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Br J Surg. 2009 Sep;96(9):1066-75. doi: 10.1002/bjs.6694.

Multicentre analysis of oncological and survival outcomes following anastomotic leakage after rectal cancer surgery.

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  • 1Department of Surgery, Leiden University Medical Center, Leiden, The Netherlands.



The association between diverting stomas and symptomatic anastomotic leakage after rectal cancer surgery was studied, as well as the impact of leakage on local recurrence, distant metastasis, and disease-free, overall and cancer-specific survival.


Data from the Swedish Rectal Cancer Trial, Dutch TME trial, CAO/ARO/AIO-94 trial, EORTC 22921 trial and Polish Rectal Cancer Trial were pooled (n = 5187). All eligible patients without distant metastases at the time of low anterior resection were selected (n = 2726); overall survival was studied in patients aged 75 years or less (n = 2480). Multivariable models were used to study the association between diverting stomas and anastomotic leakage, and between leakage and recurrence or survival.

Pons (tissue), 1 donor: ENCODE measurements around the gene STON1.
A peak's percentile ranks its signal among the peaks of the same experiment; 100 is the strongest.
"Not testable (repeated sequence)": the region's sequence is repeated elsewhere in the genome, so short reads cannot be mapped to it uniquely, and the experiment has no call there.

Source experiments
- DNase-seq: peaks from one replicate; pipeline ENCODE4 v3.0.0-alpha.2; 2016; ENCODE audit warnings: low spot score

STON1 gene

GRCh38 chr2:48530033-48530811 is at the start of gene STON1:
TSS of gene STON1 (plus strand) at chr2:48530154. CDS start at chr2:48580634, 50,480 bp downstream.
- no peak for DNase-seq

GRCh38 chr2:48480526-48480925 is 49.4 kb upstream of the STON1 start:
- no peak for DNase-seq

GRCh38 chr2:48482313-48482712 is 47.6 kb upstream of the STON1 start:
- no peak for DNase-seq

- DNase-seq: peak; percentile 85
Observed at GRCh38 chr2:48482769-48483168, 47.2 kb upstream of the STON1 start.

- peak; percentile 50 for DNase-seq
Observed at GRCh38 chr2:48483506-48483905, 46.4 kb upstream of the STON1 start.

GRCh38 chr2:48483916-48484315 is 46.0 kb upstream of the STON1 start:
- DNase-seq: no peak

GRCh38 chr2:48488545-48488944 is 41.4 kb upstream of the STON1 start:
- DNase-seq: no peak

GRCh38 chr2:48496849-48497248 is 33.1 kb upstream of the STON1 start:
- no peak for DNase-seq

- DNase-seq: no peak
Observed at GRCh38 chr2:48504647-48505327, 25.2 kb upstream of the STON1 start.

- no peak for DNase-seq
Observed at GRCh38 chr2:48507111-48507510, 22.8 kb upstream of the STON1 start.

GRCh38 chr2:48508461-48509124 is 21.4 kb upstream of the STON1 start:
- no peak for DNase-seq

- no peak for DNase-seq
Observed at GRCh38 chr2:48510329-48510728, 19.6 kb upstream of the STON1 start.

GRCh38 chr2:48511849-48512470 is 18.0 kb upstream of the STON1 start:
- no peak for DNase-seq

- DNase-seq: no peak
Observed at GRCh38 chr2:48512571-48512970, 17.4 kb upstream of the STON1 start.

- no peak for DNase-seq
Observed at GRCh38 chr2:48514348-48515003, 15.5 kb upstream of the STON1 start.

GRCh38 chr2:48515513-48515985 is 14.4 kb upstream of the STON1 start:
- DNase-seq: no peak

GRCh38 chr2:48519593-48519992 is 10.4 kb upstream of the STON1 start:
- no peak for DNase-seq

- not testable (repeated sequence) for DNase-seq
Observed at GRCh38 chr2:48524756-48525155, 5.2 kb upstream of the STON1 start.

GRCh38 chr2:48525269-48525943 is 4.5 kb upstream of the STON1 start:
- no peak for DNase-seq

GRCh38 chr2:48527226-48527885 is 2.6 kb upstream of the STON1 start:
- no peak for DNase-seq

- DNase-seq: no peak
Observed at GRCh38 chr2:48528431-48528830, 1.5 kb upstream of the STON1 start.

Some 9.7 per cent of patients were diagnosed with a symptomatic anastomotic leak; diverting stomas were negatively associated with leakage (11.6 per cent without and 7.8 per cent with a stoma; P = 0.002). Anastomotic leakage was negatively associated with overall survival in the multivariable analysis (hazard ratio (HR) 1.29 (95 per cent confidence interval 1.02 to 1.63); P = 0.034), but not with cancer-specific survival (HR 1.12 (0.83 to 1.52); P = 0.466).


Diverting stomas were associated with less symptomatic anastomotic leakage. Oncological outcome was not significantly influenced by leakage, but overall survival was reduced.

(c) 2009 British Journal of Surgery Society Ltd. Published by John Wiley & Sons, Ltd.

[PubMed - indexed for MEDLINE]
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